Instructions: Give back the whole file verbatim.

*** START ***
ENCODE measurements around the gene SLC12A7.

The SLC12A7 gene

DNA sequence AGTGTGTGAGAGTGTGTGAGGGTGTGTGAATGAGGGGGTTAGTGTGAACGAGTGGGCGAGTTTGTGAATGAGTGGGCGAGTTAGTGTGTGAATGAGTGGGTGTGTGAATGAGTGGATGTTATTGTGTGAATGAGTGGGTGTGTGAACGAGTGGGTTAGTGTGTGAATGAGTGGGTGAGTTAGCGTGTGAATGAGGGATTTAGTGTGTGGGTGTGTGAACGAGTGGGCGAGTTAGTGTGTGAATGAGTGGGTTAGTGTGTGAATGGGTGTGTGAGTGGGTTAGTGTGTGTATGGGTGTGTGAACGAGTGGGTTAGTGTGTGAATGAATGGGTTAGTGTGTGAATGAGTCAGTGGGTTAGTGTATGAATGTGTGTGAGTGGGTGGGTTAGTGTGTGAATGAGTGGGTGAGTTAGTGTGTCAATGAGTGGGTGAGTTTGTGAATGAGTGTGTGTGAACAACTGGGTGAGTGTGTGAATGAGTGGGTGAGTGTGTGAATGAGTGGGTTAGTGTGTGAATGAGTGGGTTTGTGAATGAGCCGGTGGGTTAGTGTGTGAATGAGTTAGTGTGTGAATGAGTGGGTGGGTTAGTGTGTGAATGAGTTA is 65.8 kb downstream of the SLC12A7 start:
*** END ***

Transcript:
ENCODE measurements around the gene SLC12A7.

The SLC12A7 gene

DNA sequence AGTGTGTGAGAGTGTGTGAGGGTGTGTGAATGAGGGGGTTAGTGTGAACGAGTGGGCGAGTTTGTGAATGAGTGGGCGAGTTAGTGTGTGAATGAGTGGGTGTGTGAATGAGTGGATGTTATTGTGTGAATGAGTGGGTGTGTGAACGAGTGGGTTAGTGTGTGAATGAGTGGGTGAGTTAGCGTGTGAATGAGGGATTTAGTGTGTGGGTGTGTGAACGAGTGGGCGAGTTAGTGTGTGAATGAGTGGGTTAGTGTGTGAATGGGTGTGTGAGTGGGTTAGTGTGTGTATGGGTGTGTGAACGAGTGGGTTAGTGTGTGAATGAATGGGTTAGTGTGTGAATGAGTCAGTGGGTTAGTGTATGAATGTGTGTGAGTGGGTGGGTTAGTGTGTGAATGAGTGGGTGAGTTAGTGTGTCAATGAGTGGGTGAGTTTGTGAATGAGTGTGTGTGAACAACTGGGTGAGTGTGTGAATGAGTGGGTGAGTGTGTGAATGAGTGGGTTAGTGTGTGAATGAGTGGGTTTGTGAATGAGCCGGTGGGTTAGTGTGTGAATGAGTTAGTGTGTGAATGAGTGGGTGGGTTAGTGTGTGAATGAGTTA is 65.8 kb downstream of the SLC12A7 start: